It comes down to supply and demand, I think. As one of the closest and most popular resorts to D.C., Whitetail historically attracts large crowds on weekends. This past season may have been a little different, but in years where the conditions are consistently good, Whitetail can be *packed* on weekends - to the point where the resort has to turn people away. I wouldn't even *think* of visiting Whitetail during a weekend day in "typical" years.
You're right, though - Whitetail is typically very uncrowded on weekdays. A midweek season pass is only $295 (pre-season price). An evening pass, valid any evening (including holidays) from 5-10 p.m., is $219.
These prices and plans may change. When I was a passholder a few years ago, I typically bought the "midweek" pass - it was valid all day and night on non-holiday weekdays, and evenings (5-10 p.m.) on weekends and holidays. So, in essence, the only time it *wasn't* valid was during the day on weekends and holidays - the worst possible times to be there due to the crowds! The pass was also valid on weekends before a certain date (mid-December, I think) and after a certain date (early March?). And it was less than $200 for students at the time, if I recall correctly. To me, that was a real bargain. I'm not sure what the terms of midweek passes are now; they may have changed.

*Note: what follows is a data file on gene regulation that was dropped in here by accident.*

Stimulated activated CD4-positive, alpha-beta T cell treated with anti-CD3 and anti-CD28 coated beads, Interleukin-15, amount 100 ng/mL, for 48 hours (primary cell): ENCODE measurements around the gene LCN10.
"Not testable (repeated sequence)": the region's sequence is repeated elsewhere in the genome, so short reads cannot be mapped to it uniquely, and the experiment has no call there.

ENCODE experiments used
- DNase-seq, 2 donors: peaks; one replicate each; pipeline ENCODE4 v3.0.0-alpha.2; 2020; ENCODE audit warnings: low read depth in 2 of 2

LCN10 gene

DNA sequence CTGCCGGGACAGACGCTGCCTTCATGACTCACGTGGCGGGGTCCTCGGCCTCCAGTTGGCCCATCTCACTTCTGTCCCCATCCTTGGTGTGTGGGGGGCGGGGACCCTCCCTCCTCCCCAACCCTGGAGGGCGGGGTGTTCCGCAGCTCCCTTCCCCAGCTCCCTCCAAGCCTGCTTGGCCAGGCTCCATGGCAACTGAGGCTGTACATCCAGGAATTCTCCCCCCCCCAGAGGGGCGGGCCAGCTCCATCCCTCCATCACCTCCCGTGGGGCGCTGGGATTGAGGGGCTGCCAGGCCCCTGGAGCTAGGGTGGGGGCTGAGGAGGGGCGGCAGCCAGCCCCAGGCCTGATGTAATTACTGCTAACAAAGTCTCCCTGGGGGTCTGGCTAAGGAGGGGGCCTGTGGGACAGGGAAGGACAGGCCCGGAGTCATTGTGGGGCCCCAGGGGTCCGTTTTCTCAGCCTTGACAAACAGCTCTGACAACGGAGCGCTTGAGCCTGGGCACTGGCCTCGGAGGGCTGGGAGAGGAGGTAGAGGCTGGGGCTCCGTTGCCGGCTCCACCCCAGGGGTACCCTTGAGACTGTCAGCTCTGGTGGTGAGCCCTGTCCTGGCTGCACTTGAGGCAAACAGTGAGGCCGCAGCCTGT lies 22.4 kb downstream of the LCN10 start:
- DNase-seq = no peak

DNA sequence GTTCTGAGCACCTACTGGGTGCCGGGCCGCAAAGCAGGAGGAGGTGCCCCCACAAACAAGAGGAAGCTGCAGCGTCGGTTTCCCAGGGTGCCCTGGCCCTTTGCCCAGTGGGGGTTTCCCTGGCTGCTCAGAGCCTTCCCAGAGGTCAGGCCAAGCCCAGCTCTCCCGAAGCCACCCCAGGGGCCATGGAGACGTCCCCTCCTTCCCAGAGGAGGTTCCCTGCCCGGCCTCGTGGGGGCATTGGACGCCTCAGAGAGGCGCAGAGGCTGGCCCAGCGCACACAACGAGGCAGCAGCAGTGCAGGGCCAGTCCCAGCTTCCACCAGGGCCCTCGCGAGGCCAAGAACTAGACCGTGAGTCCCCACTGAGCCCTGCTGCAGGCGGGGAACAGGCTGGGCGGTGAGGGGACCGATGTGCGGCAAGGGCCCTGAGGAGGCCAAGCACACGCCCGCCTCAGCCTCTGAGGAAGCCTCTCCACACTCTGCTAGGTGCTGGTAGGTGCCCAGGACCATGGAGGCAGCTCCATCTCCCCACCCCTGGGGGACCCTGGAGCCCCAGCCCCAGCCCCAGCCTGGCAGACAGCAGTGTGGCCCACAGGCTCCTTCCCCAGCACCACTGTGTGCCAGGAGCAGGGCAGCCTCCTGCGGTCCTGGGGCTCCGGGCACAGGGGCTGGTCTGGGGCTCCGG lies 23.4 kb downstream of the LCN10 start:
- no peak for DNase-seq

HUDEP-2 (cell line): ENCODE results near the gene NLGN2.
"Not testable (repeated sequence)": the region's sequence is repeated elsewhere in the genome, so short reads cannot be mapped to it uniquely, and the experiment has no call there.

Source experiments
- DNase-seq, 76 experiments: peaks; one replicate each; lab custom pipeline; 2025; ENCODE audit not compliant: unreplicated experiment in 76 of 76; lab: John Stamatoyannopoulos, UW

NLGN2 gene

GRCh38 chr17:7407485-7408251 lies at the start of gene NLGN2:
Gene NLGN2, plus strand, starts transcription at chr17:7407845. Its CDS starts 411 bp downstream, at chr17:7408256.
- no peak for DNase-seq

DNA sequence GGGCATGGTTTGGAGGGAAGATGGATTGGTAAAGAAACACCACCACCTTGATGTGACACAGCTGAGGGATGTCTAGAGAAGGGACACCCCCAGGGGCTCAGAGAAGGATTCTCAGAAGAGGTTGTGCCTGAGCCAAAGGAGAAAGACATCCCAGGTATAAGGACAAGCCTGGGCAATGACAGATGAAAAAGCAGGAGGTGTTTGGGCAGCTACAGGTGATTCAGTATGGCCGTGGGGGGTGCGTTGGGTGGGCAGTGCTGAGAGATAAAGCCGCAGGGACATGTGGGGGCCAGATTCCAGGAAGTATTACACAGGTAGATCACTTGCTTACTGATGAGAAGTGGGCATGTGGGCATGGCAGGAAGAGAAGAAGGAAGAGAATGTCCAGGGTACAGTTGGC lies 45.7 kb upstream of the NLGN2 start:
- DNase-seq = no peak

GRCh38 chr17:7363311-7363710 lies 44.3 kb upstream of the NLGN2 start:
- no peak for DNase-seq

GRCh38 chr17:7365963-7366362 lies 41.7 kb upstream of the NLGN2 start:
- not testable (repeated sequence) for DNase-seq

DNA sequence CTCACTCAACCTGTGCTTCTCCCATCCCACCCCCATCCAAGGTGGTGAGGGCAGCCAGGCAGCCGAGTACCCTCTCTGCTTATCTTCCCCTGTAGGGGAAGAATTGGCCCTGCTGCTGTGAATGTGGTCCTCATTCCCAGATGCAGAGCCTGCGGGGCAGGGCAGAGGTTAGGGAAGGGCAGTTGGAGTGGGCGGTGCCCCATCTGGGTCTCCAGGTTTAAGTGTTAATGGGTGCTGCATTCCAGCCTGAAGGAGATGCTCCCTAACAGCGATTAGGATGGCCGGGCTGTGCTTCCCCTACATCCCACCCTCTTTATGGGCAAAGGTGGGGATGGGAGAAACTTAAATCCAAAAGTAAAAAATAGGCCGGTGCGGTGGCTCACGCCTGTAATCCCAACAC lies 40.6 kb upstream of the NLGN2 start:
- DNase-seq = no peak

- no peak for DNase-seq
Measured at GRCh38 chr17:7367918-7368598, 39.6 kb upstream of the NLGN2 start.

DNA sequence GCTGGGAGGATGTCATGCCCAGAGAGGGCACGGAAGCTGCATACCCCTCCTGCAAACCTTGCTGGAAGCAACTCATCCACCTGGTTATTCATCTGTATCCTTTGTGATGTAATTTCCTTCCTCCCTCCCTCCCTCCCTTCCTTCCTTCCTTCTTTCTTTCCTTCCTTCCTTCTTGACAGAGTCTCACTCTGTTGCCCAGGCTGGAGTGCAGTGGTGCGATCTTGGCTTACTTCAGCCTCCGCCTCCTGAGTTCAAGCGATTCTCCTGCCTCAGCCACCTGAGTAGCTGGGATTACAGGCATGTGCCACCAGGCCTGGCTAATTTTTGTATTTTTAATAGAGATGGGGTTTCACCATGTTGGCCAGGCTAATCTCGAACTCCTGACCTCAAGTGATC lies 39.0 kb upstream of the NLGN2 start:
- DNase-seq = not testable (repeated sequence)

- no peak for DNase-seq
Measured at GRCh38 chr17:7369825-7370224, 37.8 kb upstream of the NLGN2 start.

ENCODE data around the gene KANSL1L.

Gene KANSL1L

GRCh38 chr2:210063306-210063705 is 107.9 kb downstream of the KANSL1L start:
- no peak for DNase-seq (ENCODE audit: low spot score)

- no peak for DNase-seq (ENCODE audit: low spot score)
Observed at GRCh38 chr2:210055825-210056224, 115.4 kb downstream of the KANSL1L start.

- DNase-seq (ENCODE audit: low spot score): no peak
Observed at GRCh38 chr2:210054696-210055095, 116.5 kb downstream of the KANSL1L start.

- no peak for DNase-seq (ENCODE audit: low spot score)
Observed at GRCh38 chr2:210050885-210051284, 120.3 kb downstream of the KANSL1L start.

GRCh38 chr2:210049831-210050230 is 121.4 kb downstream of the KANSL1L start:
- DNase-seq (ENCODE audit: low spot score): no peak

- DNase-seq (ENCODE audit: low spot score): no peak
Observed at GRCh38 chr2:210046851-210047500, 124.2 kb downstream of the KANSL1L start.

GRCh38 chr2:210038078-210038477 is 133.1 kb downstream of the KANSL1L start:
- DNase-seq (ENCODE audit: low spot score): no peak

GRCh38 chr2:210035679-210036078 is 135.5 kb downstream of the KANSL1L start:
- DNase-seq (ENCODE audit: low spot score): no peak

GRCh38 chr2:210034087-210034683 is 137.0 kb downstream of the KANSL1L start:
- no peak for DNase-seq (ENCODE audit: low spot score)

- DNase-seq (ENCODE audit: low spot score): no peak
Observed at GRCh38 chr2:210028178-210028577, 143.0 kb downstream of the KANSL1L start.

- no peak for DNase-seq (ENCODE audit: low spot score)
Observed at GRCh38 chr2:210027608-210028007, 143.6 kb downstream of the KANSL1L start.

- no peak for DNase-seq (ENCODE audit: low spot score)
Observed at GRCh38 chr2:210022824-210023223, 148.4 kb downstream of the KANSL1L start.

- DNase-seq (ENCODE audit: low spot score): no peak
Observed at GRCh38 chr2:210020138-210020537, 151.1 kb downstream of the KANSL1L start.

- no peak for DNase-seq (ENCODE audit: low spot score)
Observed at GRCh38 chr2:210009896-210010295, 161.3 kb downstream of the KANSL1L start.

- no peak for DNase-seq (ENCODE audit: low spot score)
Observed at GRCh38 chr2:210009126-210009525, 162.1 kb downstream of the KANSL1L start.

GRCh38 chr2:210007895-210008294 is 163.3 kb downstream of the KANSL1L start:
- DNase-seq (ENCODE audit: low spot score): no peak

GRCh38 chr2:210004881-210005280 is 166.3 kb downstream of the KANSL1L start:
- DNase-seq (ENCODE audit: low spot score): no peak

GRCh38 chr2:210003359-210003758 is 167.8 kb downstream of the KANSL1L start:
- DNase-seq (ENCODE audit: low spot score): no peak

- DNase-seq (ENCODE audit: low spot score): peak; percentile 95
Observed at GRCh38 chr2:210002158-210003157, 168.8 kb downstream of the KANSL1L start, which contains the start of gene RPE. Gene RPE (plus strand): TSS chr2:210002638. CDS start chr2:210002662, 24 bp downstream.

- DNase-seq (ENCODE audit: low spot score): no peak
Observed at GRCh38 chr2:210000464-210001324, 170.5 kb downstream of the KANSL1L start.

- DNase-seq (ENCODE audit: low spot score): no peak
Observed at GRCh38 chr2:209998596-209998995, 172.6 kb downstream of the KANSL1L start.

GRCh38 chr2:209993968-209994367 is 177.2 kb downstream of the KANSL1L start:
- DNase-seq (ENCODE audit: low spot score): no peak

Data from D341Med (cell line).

I guess my point is this: Whitetail's pricing structure seems to be designed to encourage season passholders to ski midweek vs. weekends. Other resorts, such as Snowshoe, are not as close to a major metropolitan area - they are not "day trips" and don't tend to be as crowded on weekends as Liberty, Roundtop, or Whitetail.
Savvy season passholders will buy a midweek pass and visit the local three resorts during the middle of the week, when they'll have the slopes to themselves. (And if someone can ski frequently enough to warrant buying a season pass, they probably can sneak away midweek - of course, not everyone has this option.) The Advantage Card program seems to be geared more towards weekend skiers and boarders - and it's a reasonable and economical alternative to a season pass for people that just visit a few times each season. (Snowshoe and many other resorts don't have anything like the Advantage program, I don't think.)
Oh well - just my two cents.